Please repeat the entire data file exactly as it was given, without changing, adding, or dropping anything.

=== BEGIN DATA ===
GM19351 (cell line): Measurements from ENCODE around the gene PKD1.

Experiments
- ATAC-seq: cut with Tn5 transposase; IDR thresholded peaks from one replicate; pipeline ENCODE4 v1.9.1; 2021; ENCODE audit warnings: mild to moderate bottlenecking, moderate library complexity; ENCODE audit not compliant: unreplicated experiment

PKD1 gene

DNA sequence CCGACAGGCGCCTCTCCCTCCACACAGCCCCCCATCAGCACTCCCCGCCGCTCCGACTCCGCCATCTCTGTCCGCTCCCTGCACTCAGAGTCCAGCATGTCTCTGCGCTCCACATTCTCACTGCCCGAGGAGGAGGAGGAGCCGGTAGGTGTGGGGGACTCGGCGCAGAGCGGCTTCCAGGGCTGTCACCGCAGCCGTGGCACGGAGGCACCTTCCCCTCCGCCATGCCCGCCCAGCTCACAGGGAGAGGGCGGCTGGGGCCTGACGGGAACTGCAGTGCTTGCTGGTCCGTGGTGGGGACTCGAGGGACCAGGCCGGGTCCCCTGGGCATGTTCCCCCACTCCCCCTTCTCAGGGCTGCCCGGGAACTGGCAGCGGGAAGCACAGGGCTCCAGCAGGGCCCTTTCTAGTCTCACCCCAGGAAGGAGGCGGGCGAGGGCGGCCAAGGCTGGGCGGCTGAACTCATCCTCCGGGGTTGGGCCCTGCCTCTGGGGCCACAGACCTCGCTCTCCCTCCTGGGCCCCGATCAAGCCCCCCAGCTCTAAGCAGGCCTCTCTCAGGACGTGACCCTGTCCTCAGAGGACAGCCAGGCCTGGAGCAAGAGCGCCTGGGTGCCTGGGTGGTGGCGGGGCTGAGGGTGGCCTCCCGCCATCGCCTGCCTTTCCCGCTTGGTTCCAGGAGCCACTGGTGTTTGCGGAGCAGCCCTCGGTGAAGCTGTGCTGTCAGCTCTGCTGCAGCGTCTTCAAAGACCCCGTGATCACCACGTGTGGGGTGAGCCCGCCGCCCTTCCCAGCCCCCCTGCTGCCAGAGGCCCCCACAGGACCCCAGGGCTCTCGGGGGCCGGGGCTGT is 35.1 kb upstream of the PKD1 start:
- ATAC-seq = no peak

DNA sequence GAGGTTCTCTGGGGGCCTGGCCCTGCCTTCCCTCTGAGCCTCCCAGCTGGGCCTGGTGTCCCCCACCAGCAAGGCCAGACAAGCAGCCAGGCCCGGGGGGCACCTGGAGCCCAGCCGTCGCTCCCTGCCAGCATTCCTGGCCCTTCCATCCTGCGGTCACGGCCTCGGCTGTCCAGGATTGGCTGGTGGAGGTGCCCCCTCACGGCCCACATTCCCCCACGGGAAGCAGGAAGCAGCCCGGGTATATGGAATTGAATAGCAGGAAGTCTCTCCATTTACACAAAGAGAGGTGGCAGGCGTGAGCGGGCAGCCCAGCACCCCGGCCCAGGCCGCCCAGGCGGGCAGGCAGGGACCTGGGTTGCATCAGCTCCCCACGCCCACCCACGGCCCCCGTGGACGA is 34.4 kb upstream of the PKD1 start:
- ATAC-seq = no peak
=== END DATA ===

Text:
GM19351 (cell line): Measurements from ENCODE around the gene PKD1.

Experiments
- ATAC-seq: cut with Tn5 transposase; IDR thresholded peaks from one replicate; pipeline ENCODE4 v1.9.1; 2021; ENCODE audit warnings: mild to moderate bottlenecking, moderate library complexity; ENCODE audit not compliant: unreplicated experiment

PKD1 gene

DNA sequence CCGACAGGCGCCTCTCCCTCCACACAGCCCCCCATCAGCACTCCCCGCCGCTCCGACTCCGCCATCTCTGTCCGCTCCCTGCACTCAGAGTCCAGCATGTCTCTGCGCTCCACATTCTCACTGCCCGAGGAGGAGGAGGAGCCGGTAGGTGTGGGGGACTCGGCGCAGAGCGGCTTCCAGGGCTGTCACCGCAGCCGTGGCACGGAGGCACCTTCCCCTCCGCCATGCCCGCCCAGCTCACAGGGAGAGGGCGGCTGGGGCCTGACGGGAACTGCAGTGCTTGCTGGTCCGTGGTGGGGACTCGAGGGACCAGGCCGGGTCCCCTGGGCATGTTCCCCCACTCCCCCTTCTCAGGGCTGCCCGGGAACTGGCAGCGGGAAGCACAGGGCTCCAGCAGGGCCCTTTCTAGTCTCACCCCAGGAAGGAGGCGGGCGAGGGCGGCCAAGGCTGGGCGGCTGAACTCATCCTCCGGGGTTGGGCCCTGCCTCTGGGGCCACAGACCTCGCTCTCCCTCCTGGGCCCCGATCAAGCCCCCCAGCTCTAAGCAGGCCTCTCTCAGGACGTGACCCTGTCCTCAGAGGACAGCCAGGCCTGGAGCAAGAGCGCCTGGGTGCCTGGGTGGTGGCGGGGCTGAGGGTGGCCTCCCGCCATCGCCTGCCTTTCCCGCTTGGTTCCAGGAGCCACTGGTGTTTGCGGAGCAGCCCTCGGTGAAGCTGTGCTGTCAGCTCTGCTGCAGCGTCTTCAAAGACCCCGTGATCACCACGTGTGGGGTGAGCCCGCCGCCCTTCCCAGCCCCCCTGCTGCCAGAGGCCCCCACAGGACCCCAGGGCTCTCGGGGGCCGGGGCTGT is 35.1 kb upstream of the PKD1 start:
- ATAC-seq = no peak

DNA sequence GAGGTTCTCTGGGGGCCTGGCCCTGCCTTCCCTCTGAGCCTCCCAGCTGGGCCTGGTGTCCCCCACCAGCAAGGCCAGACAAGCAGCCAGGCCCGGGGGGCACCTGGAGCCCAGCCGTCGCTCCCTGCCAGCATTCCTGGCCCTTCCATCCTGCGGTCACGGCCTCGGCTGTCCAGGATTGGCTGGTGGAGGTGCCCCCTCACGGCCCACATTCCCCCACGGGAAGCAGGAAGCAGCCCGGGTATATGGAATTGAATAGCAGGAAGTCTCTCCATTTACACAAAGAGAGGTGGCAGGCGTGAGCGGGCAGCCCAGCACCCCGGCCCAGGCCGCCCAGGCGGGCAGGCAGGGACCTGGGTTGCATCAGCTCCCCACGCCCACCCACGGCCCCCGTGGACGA is 34.4 kb upstream of the PKD1 start:
- ATAC-seq = no peak